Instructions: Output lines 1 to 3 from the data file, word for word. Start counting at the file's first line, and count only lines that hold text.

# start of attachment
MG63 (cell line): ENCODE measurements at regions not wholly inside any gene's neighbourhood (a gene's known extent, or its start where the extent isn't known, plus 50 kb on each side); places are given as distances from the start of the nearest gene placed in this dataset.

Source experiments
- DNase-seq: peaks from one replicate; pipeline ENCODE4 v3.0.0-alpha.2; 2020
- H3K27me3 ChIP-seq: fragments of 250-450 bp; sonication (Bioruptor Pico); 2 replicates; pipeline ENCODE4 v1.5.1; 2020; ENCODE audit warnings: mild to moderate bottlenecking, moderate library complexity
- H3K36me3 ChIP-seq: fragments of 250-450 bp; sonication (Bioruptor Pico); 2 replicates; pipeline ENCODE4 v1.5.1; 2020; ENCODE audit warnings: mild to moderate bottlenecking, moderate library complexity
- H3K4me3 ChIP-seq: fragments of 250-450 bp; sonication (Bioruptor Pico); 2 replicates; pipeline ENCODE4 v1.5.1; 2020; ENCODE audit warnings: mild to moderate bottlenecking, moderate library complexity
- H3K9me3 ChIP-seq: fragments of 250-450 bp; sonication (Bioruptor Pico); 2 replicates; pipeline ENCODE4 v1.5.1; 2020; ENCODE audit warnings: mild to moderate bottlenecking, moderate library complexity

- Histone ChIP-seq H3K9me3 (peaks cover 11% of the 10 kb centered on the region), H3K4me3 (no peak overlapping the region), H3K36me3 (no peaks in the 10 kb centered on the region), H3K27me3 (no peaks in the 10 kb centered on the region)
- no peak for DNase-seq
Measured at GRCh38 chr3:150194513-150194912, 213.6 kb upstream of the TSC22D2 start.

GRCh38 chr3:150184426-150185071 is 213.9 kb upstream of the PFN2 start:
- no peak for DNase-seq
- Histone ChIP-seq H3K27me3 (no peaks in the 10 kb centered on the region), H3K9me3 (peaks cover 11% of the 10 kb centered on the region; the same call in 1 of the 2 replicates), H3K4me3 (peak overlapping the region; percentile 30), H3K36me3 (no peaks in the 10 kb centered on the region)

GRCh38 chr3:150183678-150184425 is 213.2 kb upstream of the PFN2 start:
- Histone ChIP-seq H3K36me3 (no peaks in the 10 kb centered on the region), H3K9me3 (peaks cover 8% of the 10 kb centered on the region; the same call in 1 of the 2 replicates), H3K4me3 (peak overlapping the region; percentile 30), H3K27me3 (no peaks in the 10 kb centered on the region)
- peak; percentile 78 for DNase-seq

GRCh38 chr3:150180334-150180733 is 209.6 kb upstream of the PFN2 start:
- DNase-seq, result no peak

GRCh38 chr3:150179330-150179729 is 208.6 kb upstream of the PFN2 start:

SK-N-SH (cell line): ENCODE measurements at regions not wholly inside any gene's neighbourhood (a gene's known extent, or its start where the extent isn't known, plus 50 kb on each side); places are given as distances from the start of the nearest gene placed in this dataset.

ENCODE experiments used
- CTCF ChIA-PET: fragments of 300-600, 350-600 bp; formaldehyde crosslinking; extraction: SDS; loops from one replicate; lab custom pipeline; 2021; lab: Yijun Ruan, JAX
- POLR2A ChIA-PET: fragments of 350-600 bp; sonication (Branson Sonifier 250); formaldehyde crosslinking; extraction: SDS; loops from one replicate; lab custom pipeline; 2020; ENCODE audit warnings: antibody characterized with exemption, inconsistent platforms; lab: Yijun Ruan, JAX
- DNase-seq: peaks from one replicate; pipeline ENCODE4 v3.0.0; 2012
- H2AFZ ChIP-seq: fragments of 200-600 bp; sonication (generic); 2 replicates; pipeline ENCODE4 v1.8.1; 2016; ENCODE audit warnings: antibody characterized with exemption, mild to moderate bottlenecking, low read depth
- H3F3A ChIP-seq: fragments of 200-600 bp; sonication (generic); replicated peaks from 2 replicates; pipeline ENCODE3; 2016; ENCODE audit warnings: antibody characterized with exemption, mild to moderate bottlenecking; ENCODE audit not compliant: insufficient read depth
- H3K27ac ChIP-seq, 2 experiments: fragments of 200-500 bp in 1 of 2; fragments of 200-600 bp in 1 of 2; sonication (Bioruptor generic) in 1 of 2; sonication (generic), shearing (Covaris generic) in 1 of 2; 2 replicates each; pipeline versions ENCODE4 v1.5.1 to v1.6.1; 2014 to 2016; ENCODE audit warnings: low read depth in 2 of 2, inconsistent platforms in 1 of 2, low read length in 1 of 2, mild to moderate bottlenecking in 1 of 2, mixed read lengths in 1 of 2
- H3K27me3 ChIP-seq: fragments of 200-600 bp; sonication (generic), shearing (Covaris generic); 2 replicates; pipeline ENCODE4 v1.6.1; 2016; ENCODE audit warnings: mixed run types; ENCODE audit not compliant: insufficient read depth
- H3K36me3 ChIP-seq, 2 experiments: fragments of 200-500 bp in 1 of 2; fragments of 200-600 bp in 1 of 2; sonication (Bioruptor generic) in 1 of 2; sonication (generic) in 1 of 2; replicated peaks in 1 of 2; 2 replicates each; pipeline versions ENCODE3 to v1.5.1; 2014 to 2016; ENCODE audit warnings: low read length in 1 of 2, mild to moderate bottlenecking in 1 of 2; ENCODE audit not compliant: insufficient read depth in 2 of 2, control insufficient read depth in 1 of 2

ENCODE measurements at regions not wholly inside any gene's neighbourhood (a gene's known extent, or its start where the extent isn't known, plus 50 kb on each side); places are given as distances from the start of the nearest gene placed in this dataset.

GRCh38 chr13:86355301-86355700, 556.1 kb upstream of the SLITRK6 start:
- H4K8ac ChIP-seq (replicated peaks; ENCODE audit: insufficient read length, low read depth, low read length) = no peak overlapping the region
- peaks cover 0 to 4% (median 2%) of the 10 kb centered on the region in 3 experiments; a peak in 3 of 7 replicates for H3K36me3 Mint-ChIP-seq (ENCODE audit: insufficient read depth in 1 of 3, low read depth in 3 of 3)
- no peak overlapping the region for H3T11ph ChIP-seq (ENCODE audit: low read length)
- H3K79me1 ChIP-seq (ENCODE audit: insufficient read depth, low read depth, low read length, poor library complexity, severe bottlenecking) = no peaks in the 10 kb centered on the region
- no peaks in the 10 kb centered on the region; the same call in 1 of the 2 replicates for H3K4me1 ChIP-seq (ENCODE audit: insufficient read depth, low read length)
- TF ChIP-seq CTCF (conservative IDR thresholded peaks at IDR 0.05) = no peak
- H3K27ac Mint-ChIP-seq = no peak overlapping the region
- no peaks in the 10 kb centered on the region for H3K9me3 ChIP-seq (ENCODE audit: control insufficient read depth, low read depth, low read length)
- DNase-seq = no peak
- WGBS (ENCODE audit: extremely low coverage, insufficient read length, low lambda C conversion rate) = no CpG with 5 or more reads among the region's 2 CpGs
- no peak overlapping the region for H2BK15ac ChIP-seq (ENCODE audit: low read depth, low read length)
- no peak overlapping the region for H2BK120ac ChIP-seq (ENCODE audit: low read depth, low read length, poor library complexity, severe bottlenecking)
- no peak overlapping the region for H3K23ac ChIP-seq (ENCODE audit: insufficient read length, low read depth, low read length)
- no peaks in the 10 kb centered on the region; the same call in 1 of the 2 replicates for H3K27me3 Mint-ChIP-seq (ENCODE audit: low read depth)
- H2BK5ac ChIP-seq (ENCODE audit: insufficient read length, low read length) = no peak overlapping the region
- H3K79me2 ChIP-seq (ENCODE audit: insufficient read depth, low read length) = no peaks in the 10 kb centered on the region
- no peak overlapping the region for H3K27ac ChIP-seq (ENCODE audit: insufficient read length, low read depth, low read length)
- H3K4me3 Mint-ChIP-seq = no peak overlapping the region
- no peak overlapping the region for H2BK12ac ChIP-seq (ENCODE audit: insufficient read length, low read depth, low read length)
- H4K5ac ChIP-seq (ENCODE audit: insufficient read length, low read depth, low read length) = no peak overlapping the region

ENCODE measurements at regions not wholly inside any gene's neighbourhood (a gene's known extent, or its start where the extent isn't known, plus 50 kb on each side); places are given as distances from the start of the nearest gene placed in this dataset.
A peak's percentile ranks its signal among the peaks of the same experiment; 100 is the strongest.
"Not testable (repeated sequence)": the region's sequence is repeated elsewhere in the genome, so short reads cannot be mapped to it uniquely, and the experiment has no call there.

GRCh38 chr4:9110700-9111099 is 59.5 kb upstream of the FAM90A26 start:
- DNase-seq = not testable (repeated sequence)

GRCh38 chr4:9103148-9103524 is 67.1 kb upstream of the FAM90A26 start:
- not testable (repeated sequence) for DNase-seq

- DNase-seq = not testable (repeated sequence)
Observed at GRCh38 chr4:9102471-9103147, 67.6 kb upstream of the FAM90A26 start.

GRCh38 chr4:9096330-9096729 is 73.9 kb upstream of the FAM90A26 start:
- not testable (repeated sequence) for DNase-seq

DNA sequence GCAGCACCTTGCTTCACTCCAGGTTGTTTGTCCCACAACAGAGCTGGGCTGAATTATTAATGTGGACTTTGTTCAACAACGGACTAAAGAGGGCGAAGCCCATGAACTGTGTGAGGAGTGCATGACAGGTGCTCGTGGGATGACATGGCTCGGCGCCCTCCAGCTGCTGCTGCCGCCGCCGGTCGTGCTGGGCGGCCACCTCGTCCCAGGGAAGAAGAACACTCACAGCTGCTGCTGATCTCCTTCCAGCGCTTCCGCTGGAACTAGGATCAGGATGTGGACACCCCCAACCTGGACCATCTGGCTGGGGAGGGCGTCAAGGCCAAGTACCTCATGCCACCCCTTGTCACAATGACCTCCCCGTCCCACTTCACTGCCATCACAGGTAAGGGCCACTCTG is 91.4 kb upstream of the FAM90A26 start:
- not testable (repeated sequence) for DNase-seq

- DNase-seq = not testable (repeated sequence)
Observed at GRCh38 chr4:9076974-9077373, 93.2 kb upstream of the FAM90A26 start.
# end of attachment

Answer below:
MG63 (cell line): ENCODE measurements at regions not wholly inside any gene's neighbourhood (a gene's known extent, or its start where the extent isn't known, plus 50 kb on each side); places are given as distances from the start of the nearest gene placed in this dataset.

Source experiments
- DNase-seq: peaks from one replicate; pipeline ENCODE4 v3.0.0-alpha.2; 2020